Drop Down Battery Box kit. Complete tech article show you how!

Classic Performance Products 378 E Orangethorpe Ave., Placentia CA 92870

Classic Performance Products

Installing a Drop-Out Battery Box

By Jeremy Cook
Brand new to the CPP product line is this new Drop-Out Battery box. It's a two-piece setup made completely of stainless steel. The mount bolts directly to the frame rail in any location you wish. Then you set the battery in the box and slide it up into the mount from underneath the truck. Now here's the cool part: there are two points where the box locks into place. The first is with the battery hanging down so you can attach the cables with ease. Then you slide the box up into place where it remains until you need to access it again. Pretty cool, huh? Follow along as we install the CCP box as well as a new battery and cables, all in about an hour. And if you have any questions about the enormous line of products from CPP don't hesitate to give 'em a call or log on.

 1. The Classic Performance Products Drop-Out Battery Box is also available for Optima-sized batteries, but we went with the standard group-24 size. We're running new cables too. The 2-gauge black cable and lugs are from a welding supply store and are used for the positive lead. We picked up the clear cable we would be using as the ground, as well as the brass terminal clamps at the parts store where we prorated our dead battery for a new one.

2. As soon as the old battery was removed, we ditched the factory battery tray.

3. We already got rid of the heater core and filled the firewall, so this side of the engine bay is really starting to look spartan.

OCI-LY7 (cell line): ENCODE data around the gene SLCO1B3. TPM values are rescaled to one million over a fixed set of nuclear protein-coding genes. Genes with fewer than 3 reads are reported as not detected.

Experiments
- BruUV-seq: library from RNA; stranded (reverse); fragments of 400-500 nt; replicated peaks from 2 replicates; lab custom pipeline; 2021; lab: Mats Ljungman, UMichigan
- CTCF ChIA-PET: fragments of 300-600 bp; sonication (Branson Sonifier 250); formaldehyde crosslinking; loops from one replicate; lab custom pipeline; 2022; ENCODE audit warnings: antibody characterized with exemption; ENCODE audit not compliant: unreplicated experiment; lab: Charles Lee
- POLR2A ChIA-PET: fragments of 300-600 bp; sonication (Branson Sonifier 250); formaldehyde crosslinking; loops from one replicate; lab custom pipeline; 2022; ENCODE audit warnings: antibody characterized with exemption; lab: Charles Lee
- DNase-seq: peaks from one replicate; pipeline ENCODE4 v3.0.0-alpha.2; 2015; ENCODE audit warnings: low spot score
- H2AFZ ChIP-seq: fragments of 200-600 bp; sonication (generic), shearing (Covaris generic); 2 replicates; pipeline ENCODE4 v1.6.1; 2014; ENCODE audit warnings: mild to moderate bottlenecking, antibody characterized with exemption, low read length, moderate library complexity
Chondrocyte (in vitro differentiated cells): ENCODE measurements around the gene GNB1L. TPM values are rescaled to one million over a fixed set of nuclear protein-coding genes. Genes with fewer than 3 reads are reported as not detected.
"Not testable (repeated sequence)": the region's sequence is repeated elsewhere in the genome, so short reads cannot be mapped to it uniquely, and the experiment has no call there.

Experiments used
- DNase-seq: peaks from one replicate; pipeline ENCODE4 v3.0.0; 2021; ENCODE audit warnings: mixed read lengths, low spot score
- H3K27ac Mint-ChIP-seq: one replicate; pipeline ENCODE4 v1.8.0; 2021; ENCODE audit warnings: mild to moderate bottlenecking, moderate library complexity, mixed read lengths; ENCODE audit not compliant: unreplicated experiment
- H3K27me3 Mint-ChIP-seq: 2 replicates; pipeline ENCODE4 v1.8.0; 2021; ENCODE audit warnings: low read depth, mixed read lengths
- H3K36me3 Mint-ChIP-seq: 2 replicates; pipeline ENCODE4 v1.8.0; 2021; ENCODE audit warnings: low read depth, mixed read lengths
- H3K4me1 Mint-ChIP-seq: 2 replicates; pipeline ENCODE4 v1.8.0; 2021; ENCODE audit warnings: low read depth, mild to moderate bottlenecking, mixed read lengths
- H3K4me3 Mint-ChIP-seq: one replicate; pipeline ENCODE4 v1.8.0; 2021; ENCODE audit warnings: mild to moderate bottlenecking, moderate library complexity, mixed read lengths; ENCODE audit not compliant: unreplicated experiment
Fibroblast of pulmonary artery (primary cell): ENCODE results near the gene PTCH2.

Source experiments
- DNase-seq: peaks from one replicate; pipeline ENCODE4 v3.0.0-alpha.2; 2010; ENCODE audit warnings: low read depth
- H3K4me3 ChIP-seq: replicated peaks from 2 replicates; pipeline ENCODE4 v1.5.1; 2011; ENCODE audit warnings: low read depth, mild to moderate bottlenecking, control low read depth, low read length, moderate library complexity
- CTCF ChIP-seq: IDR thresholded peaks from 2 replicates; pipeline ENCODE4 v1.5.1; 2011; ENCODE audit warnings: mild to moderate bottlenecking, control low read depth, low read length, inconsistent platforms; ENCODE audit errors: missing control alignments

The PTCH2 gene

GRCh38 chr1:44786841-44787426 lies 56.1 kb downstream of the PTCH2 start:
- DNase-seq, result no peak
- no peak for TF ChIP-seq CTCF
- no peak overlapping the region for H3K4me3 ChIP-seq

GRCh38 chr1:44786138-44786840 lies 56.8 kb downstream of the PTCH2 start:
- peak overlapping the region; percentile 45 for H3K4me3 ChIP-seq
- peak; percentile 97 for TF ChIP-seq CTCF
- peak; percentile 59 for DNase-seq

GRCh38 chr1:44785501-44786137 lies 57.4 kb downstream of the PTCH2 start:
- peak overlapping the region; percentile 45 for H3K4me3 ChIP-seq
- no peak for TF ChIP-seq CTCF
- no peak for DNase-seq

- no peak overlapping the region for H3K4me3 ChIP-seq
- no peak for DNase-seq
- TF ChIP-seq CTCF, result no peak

4. While we were there, we fed the old positive cable down by the starter and pulled off the ground. It was bolted to the front most exhaust manifold bolt.

5. We determined the right frame rail, just behind the cab, to be the perfect place to bolt the CCP stainless box, so we marked the holes. We have a bird's-eye view because the bed floor is missing, but this spot was to provide easy access from under the truck later on.

6. Then the holes were drilled out to the proper diameter.

7. A&B We peeled off all of the protective tape from the mount, lined it up with the holes, and started the bolts.

8. We used a little air to snug down the bolts. 

9. Our group-24 battery slid right into the box and fit like a glove.

10. From underneath, we lined up the hooks and slid the battery up until the hooks locked into place.

11. With the battery in place, we began to build and mount the cables. The ground goes from the battery to the nearest frame rail, but we were careful to leave enough slack so the battery could drop down for removal.

12. Each end was then stripped. One end got a copper lug, the other a brass terminal clamp.

13. We cleaned the area around an existing hole and bolted down the ground.

14. Then we snugged the terminal clamp.

15. We still needed to ground the engine, so we cut another small piece of ground wire to run from the exhaust manifold to the frame rail.

16. The ends were stripped and a copper lug was crimped onto each end.

 17. Again, the area around each hole was cleaned

18. Now for the positive cable. We grabbed one end of the welding cable, stripped it, and affixed a lug.

19. Down on the starter, we simply pulled off the nut and replaced the old cable with the new one.

20. The cable then needed to run along the frame rail for the length of the cab. We used four insulated metal clamps and self-tapping screws to mount 'em.

21. Now the cable could be cut to length.

22. The clamp was attached and mounted to the terminal.

23. Finally, the battery hold-down was snugged.

24. That's it! With a little help from Classic Performance, Project Old School was fired up and cruising the parking lot in no time.

It's always best to have shop and assembly manuals on hand to make sure your installation is correct and to make the project as easy as possible. We recommend factory manuals, available at Greg's Automotive